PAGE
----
The addition of Kenny Atkinson to the Golden State coaching staff is less about Steve Kerr’s coaching style than his management ideology. Kerr is comfortable enough to invite “smoke” from his assistants, and Atkinson is a bringer of smoke.
“It’s part of my personality,” Atkinson told NBC Sports Bay Area. “If I have a well-thought-out idea that I think is worth bringing to the table, I’m going to do it. I’m definitely not going to be the quiet one. I’ll bring it to the group. I love to put an idea on the table, debate it, fight about it, disagree – and hopefully get together united at the end.”
Democratic in philosophy, Kerr lives for the exchange of ideas. As a first-year head coach, he welcomed an idea from a staffer, Nick U’Ren, that put the Warriors on the path to their first championship in 40 years. Kerr dived into debates with former assistants Alvin Gentry, Luke Walton and Jarron Collins, and does the same with Mike Brown.
Only Ron Adams remains from Kerr’s original staff, perhaps because Kerr sees value in the septuagenarian who is as knowledgeable as he is cynical.
Atkinson, who joined the NBA coaching fraternity in 2008, is a 54-year-old brain-stormer unto himself.
“I’ve always been kind of an out-of-the-box thinker, not afraid of engaging,” he said. “I’m a bit of risk taker. In an assistant’s role, I definitely want to push out new ideas.”
A grinder who looks the part – tight, well-conditioned physique – Atkinson has been around the game since his childhood in the 1970s. From St. Anthony’s High School in New York to the University of Richmond (Va.), where he was an all-conference guard as a junior and senior. After going undrafted in 1990, he knocked around minor professional leagues in the United States before heading overseas and playing 11 seasons and coaching for two more.
Upon returning to America in 2008, Atkinson brought the full European basketball experience with him. The emphasis on coaching. The discipline. The dedication. He got a job under Mike D’Antoni with the Knicks, where he spent four seasons before heading to the Hawks under Mike Budenholzer.
Four years later, Atkinson was head coach of the Nets – and already had established a professional relationship with Kerr.
“He was always generous in helping me and he would give me details,” Atkinson recalled. “We created this kind of respect for exchanging ideas for a long time. Just as a colleague, I started texting him. He was really generous; a lot of coaches are like that, but he was above and beyond in giving me information, whether I was a head coach or an assistant. And it really helped me.”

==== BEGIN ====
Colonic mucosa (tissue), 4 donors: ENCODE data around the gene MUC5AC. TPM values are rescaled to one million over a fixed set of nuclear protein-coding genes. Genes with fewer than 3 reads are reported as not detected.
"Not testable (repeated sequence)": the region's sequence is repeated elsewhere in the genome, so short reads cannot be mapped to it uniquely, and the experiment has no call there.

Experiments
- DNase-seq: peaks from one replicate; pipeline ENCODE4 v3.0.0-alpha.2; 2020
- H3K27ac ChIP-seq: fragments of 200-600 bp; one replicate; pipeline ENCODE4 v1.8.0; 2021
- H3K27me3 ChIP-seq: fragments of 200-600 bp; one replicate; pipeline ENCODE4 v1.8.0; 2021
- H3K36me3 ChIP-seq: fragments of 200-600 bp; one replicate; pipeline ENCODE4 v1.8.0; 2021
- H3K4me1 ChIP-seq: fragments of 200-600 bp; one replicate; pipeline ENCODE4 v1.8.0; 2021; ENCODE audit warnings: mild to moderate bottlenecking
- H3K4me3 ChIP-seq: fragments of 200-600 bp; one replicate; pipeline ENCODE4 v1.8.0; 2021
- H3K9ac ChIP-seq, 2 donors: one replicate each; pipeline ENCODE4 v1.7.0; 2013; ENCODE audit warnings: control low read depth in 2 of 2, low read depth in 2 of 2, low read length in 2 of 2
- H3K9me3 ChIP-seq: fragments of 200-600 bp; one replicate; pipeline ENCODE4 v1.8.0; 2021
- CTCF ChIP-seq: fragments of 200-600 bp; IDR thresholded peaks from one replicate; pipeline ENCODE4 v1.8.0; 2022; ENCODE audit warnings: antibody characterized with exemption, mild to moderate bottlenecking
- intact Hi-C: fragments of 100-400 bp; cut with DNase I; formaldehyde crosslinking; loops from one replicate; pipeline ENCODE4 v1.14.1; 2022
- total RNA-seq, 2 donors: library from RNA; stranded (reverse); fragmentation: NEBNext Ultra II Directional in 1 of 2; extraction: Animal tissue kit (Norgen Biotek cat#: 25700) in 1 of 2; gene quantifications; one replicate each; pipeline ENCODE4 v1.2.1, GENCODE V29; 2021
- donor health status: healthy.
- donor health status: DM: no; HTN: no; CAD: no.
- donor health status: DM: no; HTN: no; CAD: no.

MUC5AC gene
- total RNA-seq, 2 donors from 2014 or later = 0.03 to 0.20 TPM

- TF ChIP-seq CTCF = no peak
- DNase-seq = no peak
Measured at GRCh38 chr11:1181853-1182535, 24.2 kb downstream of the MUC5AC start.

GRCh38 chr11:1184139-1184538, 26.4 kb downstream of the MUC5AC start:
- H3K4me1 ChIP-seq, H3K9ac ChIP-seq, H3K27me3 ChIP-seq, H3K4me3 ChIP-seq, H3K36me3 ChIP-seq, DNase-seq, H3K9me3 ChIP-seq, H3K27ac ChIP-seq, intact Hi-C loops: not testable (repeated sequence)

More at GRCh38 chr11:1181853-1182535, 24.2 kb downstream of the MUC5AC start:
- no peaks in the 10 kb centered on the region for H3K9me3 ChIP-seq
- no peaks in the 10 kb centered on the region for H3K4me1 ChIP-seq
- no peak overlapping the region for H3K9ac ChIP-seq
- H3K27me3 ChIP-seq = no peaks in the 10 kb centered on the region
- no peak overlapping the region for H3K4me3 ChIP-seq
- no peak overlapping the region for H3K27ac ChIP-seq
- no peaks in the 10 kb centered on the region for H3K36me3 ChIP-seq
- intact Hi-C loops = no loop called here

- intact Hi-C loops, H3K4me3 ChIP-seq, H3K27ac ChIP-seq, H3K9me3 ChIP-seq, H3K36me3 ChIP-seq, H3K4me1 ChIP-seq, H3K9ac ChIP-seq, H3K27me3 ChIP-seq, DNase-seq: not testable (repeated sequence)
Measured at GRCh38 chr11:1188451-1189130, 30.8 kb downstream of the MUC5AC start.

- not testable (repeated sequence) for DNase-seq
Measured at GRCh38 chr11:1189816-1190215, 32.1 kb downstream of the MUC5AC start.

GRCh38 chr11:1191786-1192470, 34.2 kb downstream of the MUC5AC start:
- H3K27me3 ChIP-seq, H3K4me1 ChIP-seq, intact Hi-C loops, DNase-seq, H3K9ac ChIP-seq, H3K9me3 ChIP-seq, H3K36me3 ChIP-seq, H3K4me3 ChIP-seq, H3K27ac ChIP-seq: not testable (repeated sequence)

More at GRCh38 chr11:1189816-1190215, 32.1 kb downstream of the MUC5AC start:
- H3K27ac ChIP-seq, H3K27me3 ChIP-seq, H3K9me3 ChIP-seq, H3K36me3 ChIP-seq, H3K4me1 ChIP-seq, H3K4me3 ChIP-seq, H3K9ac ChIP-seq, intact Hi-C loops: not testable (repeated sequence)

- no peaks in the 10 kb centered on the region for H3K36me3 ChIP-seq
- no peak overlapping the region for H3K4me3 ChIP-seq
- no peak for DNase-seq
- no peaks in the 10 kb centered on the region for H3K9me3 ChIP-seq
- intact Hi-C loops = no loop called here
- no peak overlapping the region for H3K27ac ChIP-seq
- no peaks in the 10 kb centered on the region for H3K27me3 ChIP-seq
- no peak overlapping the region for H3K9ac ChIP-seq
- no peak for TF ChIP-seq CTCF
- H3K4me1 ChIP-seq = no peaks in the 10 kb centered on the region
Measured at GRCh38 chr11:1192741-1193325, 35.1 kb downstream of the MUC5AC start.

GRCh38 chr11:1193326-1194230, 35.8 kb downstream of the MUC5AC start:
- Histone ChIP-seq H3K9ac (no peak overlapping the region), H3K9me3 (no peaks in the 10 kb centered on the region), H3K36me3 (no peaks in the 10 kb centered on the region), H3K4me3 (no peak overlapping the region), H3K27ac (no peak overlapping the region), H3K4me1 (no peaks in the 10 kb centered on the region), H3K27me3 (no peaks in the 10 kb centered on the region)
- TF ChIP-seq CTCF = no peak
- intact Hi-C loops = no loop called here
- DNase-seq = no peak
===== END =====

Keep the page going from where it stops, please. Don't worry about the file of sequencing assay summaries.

Brooklyn was 20-62 in Atkinson’s first season, one game worse than under a different coach the previous season, but rose to 28-54 in Year 2 and 42-40 and a playoff berth in Year 3. Atkinson was fired late in the 2019-20 season – reportedly related to a rift with Kyrie Irving – but recovered last season to reach the Western Conference finals as an assistant to Tyronn Lue with the Clippers.
When the Warriors released Collins in June, Atkinson was at the top of the list of possible replacements. He joined the staff in early July. He is one of four new additions, with DeJan Milojević (assistant), Jama Mahlalela (director of player development) and Kris Weems (player-development coach).
Atkinson and Brown both have experience as an NBA head coach, but Atkinson is the jalapeño in the staff stew.
“He has great energy and is sort of a contrarian, an outside-of-the-box thinker, which I really like,” Kerr said of Atkinson. “And I love that he comes in here with head coaching experience. He knows what I’m going through each day because he’s been there and can give me great advice.”
Said Atkinson: “That’s the basis of our relationship. We were always – even when he was coaching championship teams – kicking around crazy ideas. That’s another reason why I think this is a good fit.”
This stop, no matter how long, is another in which Atkinson can absorb lessons. He has taken ideas from D’Antoni, Budenholzer and Lue. And now, he’s working alongside Kerr, with whom he has talked basketball for the better part of a decade.
Atkinson says he’s not eager for another opportunity to be a head coach, which is not to be mistaken for lack of desire.
“I always feel like I’m hanging on to the NBA by my fingernails,” he said. “There are a lot of talented people out there. All of a sudden, you can look around and not be in the league any more. My fear, what keeps me up at night, is making sure I do the things that will keep me in the league. I’ve got to stay in the league. That is really my goal, because it’s the best job in the world.”
For someone who loves basketball and is wired to debate, even argue, it’s hard to do better than to get hired by a kindred spirit.